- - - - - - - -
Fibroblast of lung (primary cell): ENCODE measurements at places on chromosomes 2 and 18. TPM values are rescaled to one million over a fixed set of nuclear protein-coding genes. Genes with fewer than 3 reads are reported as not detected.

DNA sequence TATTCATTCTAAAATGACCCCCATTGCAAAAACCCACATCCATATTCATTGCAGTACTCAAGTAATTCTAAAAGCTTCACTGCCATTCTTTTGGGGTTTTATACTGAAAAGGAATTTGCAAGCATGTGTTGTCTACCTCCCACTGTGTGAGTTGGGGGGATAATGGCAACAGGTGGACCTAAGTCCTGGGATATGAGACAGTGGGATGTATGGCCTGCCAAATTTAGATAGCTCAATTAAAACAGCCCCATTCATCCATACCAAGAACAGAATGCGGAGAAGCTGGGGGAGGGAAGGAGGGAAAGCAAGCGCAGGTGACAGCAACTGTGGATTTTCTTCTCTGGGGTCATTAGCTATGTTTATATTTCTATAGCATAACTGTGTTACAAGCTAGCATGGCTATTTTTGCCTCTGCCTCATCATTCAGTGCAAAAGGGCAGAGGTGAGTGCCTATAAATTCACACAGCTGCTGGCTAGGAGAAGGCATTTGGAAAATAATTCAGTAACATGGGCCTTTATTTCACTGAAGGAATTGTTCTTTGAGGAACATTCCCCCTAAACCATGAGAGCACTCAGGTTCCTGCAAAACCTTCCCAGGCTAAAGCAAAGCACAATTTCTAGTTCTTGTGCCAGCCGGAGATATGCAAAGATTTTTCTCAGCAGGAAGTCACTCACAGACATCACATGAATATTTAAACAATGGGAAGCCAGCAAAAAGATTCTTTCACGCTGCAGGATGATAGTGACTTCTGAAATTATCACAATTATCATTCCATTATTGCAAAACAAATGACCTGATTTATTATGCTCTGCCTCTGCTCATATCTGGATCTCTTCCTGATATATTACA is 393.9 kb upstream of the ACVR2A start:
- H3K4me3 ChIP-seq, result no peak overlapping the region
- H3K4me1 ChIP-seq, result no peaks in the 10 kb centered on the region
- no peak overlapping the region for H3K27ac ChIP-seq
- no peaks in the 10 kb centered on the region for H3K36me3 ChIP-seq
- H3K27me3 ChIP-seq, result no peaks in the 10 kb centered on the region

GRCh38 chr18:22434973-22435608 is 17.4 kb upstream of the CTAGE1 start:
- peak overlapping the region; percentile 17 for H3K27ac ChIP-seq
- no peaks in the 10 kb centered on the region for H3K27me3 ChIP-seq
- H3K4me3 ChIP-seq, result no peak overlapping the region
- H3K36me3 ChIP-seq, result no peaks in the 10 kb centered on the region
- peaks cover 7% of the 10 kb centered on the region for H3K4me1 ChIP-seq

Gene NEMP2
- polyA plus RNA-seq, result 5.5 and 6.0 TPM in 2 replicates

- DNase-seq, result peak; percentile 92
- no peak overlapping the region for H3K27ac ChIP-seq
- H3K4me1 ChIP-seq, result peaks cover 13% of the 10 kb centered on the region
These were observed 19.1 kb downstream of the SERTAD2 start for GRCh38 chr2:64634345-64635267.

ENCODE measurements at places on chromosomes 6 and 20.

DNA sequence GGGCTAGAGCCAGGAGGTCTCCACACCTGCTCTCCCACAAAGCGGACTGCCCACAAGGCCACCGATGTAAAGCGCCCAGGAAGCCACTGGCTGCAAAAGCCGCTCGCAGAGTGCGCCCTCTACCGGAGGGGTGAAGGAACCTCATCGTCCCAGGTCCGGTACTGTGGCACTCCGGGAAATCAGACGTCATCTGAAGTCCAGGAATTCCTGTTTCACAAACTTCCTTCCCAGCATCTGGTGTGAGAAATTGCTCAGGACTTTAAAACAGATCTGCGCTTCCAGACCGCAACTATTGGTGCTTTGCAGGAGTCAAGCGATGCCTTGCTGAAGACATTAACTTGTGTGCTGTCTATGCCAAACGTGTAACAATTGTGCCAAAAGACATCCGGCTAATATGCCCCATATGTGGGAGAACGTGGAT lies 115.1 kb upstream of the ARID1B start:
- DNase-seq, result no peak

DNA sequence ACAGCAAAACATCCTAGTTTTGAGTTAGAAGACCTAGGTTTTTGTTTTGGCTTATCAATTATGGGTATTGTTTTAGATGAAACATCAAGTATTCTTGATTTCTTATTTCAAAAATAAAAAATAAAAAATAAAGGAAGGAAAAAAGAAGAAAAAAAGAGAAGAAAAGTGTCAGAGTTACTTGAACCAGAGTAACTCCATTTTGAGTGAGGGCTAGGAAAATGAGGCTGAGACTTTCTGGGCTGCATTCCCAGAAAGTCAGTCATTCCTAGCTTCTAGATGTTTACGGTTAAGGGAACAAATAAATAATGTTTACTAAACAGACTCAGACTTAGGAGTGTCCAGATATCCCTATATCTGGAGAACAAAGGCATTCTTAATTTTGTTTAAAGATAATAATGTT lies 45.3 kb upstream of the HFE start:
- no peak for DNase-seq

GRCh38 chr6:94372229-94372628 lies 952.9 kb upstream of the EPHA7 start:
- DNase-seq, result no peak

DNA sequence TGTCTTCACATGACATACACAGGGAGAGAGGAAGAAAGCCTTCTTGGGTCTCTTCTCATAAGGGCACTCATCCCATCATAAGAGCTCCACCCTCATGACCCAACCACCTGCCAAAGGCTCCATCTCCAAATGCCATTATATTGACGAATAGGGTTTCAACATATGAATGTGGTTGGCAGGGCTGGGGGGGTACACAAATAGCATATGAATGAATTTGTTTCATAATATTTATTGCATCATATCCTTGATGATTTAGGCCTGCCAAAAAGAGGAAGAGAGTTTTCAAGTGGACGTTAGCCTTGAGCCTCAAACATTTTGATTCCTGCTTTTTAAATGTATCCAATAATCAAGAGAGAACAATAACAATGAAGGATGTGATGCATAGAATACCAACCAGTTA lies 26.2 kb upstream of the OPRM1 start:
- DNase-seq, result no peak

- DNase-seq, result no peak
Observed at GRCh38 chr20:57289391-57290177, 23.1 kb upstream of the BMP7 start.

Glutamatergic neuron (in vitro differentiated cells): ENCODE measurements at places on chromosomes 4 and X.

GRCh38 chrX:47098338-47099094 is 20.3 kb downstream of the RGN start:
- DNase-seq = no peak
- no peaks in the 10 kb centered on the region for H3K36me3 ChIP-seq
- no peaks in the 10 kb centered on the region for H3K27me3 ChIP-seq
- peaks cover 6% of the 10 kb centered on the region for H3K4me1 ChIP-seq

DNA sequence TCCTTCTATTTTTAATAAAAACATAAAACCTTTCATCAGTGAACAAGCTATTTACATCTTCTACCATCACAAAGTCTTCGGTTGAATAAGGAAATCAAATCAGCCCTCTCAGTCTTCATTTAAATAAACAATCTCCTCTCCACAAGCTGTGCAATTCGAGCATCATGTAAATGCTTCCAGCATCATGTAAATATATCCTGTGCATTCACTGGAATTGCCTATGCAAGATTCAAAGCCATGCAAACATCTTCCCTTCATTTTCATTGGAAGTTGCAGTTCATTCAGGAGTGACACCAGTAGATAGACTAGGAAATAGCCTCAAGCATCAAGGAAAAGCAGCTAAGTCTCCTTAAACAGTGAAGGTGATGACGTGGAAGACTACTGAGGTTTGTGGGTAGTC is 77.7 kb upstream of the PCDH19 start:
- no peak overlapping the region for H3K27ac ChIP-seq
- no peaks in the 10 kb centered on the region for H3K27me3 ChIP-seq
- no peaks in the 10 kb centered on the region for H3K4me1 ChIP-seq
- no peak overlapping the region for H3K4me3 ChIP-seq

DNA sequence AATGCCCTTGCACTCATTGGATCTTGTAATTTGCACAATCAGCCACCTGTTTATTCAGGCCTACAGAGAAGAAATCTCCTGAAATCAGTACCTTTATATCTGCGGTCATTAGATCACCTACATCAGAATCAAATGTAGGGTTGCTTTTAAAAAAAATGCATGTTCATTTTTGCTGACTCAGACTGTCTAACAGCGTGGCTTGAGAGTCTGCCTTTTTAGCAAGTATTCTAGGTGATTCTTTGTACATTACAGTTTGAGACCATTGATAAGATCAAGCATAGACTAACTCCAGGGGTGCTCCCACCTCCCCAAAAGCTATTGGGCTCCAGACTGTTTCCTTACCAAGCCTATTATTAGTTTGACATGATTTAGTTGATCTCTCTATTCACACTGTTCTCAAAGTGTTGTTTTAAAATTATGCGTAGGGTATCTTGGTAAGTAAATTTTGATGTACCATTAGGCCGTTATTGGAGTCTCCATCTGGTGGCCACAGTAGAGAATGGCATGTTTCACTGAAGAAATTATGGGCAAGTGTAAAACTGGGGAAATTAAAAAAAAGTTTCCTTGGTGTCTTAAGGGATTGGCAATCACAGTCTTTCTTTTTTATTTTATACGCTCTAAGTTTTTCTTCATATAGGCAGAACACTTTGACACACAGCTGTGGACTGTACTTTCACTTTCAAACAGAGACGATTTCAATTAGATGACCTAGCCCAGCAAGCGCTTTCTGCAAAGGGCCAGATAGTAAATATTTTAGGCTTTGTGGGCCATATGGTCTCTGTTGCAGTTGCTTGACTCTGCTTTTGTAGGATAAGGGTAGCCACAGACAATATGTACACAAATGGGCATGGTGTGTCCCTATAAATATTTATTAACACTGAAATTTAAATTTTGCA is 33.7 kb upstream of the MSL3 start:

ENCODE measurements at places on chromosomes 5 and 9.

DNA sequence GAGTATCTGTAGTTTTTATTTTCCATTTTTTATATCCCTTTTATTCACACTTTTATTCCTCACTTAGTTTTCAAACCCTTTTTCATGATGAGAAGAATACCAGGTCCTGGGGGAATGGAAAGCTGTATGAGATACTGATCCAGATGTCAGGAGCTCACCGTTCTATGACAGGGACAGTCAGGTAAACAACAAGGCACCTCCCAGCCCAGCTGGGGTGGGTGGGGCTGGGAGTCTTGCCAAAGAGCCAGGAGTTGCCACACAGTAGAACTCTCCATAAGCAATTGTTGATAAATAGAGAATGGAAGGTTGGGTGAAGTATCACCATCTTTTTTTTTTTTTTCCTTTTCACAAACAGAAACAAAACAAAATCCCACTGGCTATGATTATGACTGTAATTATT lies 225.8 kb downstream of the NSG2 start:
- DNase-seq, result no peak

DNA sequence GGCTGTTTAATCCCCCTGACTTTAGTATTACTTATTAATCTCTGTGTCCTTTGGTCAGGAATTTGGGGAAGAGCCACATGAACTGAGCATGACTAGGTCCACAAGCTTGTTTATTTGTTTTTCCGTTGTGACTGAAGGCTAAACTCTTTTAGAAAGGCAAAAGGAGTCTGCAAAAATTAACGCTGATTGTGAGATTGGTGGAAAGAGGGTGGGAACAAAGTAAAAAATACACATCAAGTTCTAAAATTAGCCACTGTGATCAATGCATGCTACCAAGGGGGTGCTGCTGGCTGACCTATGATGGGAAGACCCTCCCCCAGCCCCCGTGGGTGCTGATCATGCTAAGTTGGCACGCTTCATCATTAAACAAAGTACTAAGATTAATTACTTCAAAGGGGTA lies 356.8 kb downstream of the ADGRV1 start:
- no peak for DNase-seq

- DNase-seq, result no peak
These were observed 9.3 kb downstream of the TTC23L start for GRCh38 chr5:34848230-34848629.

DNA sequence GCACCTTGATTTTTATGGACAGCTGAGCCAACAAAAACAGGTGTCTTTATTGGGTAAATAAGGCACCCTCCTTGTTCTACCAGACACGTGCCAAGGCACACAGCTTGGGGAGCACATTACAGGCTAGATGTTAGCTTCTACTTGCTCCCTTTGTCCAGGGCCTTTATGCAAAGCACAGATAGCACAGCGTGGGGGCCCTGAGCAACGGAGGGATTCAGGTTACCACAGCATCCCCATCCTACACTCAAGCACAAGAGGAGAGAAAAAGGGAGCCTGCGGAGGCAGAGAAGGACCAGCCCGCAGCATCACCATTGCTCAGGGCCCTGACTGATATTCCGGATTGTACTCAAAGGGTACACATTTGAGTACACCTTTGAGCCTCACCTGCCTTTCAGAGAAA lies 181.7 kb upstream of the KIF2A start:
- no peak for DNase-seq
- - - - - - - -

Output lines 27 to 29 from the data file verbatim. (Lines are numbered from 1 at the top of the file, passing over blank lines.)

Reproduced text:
DNA sequence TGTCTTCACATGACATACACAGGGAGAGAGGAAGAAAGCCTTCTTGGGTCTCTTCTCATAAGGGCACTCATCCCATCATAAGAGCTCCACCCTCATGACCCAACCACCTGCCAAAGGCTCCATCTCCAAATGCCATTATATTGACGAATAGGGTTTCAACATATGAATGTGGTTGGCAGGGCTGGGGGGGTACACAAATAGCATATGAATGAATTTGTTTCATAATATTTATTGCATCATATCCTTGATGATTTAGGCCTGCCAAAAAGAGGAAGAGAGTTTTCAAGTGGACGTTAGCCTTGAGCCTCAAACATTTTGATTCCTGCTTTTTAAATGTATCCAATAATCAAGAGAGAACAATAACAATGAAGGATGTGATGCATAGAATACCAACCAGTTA lies 26.2 kb upstream of the OPRM1 start:
- DNase-seq, result no peak

- DNase-seq, result no peak